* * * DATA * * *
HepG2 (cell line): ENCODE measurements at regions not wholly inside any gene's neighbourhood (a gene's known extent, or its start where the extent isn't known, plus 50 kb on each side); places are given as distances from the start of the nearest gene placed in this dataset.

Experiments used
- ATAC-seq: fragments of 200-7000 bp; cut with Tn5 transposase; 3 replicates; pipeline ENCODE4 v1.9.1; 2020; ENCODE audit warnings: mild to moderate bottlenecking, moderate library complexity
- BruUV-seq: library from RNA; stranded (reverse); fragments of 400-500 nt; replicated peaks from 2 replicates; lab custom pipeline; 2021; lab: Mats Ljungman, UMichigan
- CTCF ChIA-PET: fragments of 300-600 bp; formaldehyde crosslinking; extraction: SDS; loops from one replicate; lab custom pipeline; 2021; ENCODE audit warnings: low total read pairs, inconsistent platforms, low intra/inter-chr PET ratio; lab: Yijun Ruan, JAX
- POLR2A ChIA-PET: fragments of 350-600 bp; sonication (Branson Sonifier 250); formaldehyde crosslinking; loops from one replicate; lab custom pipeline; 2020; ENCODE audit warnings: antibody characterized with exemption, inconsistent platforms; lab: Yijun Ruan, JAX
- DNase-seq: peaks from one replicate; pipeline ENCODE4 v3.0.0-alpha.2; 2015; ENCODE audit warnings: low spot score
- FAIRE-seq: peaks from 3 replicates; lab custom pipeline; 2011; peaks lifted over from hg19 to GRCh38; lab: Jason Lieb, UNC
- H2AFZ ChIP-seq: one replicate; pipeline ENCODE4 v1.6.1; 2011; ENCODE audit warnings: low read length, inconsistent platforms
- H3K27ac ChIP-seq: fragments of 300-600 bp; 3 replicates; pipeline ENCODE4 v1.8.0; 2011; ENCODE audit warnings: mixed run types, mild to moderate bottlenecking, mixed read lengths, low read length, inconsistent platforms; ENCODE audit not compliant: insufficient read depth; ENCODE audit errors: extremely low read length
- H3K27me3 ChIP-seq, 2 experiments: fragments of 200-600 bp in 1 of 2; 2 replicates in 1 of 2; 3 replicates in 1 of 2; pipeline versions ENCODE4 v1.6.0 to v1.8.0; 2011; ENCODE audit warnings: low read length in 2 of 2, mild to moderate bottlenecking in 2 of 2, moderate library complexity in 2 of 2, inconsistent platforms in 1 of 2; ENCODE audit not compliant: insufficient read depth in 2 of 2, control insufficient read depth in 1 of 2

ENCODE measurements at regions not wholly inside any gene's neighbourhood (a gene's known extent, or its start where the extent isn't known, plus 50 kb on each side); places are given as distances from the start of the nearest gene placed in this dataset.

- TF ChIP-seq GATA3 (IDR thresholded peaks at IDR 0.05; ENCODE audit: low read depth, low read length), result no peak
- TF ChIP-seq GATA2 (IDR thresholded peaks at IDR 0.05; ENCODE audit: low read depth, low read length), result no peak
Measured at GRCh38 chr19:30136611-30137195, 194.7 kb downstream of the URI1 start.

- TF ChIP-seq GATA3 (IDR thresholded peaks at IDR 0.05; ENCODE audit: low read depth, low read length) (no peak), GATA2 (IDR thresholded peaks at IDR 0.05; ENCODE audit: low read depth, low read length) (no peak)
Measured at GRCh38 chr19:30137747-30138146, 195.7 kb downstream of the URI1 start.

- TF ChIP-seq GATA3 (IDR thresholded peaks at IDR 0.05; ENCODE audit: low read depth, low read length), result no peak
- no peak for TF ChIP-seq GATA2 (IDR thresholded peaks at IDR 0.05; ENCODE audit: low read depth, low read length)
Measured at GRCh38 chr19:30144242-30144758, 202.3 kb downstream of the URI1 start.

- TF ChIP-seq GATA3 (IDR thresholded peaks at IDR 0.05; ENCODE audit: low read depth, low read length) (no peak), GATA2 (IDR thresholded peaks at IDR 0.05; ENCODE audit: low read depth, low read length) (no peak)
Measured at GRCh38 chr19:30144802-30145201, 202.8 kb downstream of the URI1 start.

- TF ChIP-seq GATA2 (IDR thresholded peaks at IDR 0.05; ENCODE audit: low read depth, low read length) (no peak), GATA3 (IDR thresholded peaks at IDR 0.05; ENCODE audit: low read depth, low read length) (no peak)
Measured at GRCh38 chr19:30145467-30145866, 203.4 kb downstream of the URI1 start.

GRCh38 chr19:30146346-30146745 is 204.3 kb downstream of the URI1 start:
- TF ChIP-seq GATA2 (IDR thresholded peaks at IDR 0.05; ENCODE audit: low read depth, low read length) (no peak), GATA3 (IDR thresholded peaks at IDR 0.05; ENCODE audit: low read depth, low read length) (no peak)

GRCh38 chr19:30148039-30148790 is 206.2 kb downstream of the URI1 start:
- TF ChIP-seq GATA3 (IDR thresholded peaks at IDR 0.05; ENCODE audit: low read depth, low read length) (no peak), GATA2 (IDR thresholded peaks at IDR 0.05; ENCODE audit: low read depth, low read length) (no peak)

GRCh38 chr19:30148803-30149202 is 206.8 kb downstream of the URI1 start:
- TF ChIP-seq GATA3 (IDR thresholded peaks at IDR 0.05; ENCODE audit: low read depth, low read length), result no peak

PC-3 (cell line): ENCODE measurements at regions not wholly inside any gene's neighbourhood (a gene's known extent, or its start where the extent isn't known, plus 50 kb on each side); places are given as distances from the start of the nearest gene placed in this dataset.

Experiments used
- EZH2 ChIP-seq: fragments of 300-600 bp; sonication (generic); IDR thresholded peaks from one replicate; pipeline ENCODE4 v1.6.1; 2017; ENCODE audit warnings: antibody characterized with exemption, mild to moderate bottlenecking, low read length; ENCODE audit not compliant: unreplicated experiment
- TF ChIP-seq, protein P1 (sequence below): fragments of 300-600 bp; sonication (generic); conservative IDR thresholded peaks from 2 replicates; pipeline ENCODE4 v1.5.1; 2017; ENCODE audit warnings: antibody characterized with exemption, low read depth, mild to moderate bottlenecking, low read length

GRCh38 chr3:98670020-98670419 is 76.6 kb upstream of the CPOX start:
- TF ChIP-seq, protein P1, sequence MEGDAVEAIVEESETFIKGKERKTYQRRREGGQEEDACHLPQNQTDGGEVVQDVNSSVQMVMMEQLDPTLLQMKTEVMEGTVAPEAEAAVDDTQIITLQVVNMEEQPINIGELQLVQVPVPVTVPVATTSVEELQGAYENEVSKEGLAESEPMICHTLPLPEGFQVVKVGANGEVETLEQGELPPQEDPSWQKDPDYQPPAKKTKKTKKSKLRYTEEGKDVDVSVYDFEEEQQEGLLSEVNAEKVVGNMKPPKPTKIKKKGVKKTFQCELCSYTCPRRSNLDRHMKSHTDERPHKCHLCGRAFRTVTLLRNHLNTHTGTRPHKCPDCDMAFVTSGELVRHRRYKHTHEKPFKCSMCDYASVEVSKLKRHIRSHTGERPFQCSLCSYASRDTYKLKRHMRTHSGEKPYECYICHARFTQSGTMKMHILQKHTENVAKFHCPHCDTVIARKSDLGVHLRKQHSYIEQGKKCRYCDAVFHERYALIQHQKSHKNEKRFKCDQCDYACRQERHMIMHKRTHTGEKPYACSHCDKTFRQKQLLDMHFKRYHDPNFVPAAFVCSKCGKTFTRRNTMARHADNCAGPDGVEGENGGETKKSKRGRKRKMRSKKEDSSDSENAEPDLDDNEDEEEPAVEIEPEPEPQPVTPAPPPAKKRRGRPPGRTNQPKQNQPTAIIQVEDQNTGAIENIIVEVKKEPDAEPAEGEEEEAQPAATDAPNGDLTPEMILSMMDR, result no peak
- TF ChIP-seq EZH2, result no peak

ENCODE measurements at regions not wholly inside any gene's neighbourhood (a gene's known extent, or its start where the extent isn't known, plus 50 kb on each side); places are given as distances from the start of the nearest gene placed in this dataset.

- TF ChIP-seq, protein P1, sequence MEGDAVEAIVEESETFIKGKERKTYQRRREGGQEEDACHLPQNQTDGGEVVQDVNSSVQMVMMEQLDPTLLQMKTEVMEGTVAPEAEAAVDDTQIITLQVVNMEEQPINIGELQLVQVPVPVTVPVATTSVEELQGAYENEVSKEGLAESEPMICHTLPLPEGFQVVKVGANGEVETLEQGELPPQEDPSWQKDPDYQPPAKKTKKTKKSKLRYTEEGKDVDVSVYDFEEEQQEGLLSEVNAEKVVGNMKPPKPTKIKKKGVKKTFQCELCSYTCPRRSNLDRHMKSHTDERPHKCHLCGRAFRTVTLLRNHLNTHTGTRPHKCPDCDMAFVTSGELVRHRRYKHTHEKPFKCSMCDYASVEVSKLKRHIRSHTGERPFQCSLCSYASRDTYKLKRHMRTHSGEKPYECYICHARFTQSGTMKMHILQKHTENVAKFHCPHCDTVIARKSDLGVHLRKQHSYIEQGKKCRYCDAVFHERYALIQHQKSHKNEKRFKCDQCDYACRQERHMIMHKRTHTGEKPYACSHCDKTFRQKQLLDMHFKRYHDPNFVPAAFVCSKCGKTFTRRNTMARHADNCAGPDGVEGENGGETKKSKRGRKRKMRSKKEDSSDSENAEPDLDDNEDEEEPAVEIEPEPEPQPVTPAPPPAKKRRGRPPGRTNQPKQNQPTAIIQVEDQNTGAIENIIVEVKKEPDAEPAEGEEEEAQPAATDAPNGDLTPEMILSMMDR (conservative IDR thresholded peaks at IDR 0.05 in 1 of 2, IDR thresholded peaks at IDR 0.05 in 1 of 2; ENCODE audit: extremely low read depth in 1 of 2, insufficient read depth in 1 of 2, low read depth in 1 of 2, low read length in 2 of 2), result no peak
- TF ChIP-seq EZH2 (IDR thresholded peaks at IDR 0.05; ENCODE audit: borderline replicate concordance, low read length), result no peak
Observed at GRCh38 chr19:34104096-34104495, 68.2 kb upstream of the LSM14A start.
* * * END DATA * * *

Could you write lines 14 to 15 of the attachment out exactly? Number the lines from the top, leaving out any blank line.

- TF ChIP-seq GATA2 (IDR thresholded peaks at IDR 0.05; ENCODE audit: low read depth, low read length), result no peak
Measured at GRCh38 chr19:30136611-30137195, 194.7 kb downstream of the URI1 start.